Legislature. All legislative powers granted by the Constitution in Article I are exercised by the Congress of the United States

Legislature. All legislative powers granted by the Constitution in Article I are exercised by the Congress of the United States

All legislative powers granted by the Constitution in Article I are exercised by the Congress of the United States. Congress consists of two houses, the Senate and the House of Representatives. The Senate contains 100 senators, two representing each state—a provision of the Constitution not subject to amendment. The 435 members of the House are elected by the different states on the basis of their population at the most recent U.S. census. California has the largest number of representatives, 52; several states, such as Delaware and Vermont, have only 1. Representatives serve two-year terms, and senators six-year terms. Every Legislature. All legislative powers granted by the Constitution in Article I are exercised by the Congress of the United States two years all 435 members of the House are elected, and one-third of the senators. In presidential election years, about 45 percent of eligible adults vote for members of Congress; in other election years, only about 35 percent vote.

The Senate and House are organized by the majority party in each chamber, which chooses the presiding officer, the majority leader, and the chairpersons of each committee. Through much of American history the party controlling the White House did not control both houses of Congress. This situation, known as divided government, can lead to reduced output of legislation and an increase in presidential vetoes Legislature. All legislative powers granted by the Constitution in Article I are exercised by the Congress of the United States of bills passed by Congress. Unlike the chief executives of parliamentary systems in other countries, the U.S. president neither resigns nor calls for new elections, even when majorities in Congress reject the president's programs.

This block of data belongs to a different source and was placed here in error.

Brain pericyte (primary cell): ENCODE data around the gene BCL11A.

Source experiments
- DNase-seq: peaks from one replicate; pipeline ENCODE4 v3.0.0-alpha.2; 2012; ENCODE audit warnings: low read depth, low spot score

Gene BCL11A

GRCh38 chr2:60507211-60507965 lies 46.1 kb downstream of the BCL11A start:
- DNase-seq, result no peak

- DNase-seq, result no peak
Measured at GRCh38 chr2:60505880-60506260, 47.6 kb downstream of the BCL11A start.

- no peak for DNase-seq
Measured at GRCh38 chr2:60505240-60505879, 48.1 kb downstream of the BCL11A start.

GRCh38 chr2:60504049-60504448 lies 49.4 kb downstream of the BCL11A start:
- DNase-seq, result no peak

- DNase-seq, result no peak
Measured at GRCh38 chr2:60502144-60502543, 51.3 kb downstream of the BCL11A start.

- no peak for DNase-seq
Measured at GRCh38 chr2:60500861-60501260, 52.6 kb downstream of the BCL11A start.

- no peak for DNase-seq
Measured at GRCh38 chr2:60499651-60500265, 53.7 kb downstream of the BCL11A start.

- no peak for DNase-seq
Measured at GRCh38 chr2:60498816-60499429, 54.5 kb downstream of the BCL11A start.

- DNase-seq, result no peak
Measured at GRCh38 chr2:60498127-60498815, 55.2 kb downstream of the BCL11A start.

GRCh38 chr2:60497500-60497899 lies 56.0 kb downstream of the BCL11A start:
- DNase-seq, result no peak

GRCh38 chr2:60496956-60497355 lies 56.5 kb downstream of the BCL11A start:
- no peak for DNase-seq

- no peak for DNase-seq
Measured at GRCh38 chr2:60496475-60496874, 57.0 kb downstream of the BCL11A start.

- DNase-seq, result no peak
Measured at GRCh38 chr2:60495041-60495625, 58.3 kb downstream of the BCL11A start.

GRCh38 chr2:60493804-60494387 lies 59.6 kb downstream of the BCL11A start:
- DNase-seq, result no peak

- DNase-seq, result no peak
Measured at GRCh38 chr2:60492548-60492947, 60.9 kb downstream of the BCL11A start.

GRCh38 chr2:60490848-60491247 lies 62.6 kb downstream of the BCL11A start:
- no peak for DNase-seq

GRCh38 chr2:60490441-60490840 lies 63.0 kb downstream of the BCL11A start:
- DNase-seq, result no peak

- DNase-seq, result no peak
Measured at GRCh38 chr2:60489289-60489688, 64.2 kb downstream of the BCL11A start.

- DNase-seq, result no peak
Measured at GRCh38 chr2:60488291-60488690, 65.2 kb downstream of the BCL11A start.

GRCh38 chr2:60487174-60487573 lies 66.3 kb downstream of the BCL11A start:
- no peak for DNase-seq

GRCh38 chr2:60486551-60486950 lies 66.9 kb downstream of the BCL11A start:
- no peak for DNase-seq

Congress has extensive powers in domestic affairs, including the power to tax, borrow money and pay debts, coin money and regulate its value, and regulate commerce among the states. Congress helps to establish and oversees the departments and agencies of the executive branch; it also establishes the lower federal courts and determines their jurisdiction. Congress has the power to declare war, raise and maintain Legislature. All legislative powers granted by the Constitution in Article I are exercised by the Congress of the United States the armed forces, establish tariffs, and regulate commerce with foreign nations.

A bill is passed by Congress by majority vote of those present in each chamber; it is then sent to the president. The president may sign the bill, to indicate approval, or allow the bill to become law without signing it; or may veto the bill and return it to Congress, giving reasons for this action. The president's veto can be overridden by a two-thirds vote of the members of Congress voting in each chamber.

Each house of Congress has some distinct powers. Revenue measures Legislature. All legislative powers granted by the Constitution in Article I are exercised by the Congress of the United States must originate in the House of Representatives. The House, with a majority vote, can initiate proceedings to impeach (charge with misconduct) the president. If the Electoral College cannot produce a majority to elect a president, the House chooses one of the top three contenders. If both the president and the vice president die, are incapacitated, or are removed from office, the Speaker of the House becomes president.

The Senate advises and consents to presidential treaties and to nominations for major executive officials, ambassadors, justices of the Supreme Court, and federal judges. The Senate tries all impeachments, with a two-thirds Legislature. All legislative powers granted by the Constitution in Article I are exercised by the Congress of the United States vote necessary to convict. In the event of a deadlock in the Electoral College, the Senate chooses the vice president from the top two contenders. The president pro tempore of the Senate comes after the Speaker of the House in the line of succession to the presidency.

The legislative branch also includes agencies such as the Congressional Budget Office, the General Accounting Office, the Library of Congress, and the Government Printing Office.


documentapmmrjl.html
documentapmmytt.html
documentapmngeb.html
documentapmnnoj.html
documentapmnuyr.html
Документ Legislature. All legislative powers granted by the Constitution in Article I are exercised by the Congress of the United States